Attention is the rarest and purest form of generosity. Simone Weil
You’ve heard of upselling, and understand that the objective is to immediately increase the house margins (and, hopefully, your tips). This tactic doesn’t always lead to a better guest experience, though, and can actually backfire. A less-than-stellar experience means less for everyone, including you.
[x_pullquote cite=”Wikipedia” type=”right”]Upselling is a sales technique where a seller induces the customer to purchase more expensive items, upgrades or other add-ons in an attempt to make a more profitable sale. While it usually involves marketing more profitable services or products, it can be simply exposing the customer to other options that were perhaps not considered.[/x_pullquote]
A better strategy is something I call experience selling.
Guests aren’t coming through your door for the products on your shelf. They can go to the liquor store for that. They come through your door because they are seeking an experience they can’t get at home. The two most significant components contributing to guests’ experience are:
- Venue Ambiance: lighting, music, temperature and feng shui.
- Calibration: how you welcome and measure a guest to identify the amount and kind of attention they’d like.
Venue ambiance and guest calibration deserve their own blog posts, and we’ll cover them at a later time. Today, though, we will assume that those things are dialed in.
[/cs_text][x_custom_headline level=”h2″ accent=”false” class=”cs-ta-center”]What is Experience Selling?[/x_custom_headline][cs_text]Experience selling is the art of introducing a guest to a new experience, one that is calibrated and gentle, and that gives them something memorable to talk about with their friends when they leave your establishment. Experience selling also involves taking a guest from their current beverage and suggesting something that is similar.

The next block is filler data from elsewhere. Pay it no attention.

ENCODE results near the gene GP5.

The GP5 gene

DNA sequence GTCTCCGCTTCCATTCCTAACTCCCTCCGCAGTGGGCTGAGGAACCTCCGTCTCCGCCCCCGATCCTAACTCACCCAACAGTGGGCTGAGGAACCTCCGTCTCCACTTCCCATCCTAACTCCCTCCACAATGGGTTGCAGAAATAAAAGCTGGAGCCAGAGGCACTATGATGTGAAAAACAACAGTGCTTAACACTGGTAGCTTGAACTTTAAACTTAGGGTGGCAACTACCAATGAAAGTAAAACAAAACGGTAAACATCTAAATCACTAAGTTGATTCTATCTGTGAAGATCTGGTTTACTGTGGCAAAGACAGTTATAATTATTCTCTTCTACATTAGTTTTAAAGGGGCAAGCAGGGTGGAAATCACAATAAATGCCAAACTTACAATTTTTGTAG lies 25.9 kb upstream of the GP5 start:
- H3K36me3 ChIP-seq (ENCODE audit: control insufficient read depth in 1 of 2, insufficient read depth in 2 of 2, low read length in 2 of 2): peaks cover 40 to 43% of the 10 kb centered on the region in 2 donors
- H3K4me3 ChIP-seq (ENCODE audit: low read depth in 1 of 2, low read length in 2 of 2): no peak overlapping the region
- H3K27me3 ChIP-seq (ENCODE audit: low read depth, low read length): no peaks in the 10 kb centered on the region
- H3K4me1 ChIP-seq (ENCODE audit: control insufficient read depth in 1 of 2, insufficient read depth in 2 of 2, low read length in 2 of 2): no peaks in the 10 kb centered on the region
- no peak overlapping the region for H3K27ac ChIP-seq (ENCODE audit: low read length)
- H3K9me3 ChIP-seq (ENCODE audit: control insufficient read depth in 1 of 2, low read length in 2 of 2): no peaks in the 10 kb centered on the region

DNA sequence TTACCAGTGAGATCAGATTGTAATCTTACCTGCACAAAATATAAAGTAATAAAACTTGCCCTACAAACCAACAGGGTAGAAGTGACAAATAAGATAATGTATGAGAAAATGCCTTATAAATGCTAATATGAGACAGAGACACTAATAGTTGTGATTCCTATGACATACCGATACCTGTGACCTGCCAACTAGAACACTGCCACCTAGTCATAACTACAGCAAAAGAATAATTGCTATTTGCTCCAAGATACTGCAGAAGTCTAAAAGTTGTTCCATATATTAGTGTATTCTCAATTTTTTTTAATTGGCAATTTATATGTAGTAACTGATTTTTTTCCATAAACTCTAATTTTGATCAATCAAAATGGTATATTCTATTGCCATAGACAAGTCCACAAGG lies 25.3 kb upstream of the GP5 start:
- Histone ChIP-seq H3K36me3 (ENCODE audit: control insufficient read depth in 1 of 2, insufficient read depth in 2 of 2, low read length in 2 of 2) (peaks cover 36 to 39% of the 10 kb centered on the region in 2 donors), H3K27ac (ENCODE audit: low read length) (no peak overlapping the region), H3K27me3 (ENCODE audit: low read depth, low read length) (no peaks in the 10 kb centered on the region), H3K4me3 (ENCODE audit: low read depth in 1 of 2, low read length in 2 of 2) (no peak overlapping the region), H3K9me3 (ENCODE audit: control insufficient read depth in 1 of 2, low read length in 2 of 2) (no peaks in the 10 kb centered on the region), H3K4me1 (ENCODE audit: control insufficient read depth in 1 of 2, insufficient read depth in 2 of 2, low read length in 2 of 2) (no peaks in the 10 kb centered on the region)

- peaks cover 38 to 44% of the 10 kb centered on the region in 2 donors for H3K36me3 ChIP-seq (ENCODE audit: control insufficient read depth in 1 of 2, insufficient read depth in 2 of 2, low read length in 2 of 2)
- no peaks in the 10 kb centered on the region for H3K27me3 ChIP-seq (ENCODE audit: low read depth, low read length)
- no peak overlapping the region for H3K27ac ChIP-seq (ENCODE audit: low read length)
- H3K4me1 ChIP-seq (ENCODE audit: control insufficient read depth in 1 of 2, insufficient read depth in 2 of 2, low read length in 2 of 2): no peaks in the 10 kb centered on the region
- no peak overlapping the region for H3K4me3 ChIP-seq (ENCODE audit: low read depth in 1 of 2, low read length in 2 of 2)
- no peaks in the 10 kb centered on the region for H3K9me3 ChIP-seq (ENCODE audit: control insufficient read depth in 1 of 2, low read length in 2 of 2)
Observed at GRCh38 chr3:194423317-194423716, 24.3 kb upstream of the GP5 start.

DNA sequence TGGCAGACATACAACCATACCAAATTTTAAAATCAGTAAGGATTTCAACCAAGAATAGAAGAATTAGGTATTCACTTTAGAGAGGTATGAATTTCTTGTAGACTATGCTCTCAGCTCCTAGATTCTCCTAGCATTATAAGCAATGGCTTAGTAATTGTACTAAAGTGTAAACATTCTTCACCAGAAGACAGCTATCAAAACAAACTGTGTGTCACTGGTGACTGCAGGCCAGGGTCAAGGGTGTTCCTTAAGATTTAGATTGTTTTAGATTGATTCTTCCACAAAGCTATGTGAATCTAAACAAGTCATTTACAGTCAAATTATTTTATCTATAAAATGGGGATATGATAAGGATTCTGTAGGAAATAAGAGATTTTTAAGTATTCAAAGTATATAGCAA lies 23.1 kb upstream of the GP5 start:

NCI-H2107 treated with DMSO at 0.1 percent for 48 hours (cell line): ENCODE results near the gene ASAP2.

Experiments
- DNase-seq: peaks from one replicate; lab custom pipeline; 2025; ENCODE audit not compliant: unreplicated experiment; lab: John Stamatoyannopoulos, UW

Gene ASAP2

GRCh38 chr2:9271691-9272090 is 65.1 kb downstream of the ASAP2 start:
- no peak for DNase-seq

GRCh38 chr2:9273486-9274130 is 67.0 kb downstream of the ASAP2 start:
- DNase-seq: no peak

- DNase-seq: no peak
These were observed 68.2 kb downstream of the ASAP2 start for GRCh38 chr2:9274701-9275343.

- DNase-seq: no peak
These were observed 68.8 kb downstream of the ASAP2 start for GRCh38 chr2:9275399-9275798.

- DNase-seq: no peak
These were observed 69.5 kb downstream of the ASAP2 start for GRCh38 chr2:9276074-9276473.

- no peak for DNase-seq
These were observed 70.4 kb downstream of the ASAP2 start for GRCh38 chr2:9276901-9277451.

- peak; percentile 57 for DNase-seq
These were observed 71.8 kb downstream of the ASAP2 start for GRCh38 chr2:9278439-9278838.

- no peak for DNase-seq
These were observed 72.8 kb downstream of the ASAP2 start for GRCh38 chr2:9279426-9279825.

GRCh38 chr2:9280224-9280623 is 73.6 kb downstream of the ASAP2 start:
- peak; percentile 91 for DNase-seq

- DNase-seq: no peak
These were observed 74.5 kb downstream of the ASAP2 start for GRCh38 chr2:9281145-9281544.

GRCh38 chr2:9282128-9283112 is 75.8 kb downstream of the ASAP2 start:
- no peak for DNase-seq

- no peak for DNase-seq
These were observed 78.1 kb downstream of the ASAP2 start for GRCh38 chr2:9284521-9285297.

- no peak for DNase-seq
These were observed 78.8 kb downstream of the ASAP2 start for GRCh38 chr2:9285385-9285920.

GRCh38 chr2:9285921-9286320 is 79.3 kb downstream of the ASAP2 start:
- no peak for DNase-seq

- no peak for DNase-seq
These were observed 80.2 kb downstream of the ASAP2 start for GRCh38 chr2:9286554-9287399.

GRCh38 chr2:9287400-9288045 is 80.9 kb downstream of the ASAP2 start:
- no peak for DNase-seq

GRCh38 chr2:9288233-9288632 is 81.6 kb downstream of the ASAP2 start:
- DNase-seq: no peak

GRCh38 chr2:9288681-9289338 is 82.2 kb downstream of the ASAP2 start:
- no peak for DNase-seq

[x_image type=”rounded” float=”left” src=”https://barwit.com/wp-content/uploads/2017/03/julio_chang_sours.png” title=”Sour1 & Sour2″ info=”tooltip” info_place=”top” info_trigger=”focus”]The aim of these suggestions is not to recommend something because it is higher priced but because it pairs well with your guest’s mood, attitude, and what they are drinking based on information you’ve gained from them.
We direct our focus from the short game to the long game. We aren’t looking to make an extra dollar or two on our tip in that transaction; we are looking to build trust and a relationship that will pay dividends when that guest returns to continue the journey that the two of you embarked upon. When we experience sell correctly we build rapport with our guest. This rewards you with additional visits from them and their friends, and perhaps a quality public review that will draw in your next new face.[/cs_text][x_custom_headline level=”h2″ accent=”false” class=”cs-ta-center”]How do you Experience Sell?[/x_custom_headline][cs_text]
Once your guest has decided on a beverage, you can identify a few things about him, especially if the two of you had a conversation and he went with a suggestion of yours. You can figure out what your guest likes by identifying these characteristics in their current beverage:[x_image type=”rounded” float=”right” src=”https://barwit.com/wp-content/uploads/2017/03/julio_experience_selling2.png” info=”none” info_place=”top” info_trigger=”hover”]
Determine which of those characteristics your guest desires, then confidently suggest a beverage of similar profile. You can make this recommendation based upon your experience with your inventory and what they are having. This is why it is critical that you are continuously tasting to develop your palate. When you are working, straw taste when appropriate, and when you aren’t working, try new beverages.
Photo Credits: Julio Chang, follow him on Instagram and say hello![/cs_text][x_custom_headline level=”h4″ accent=”false”]If you found this post helpful feel free to share your thoughts and experiences below.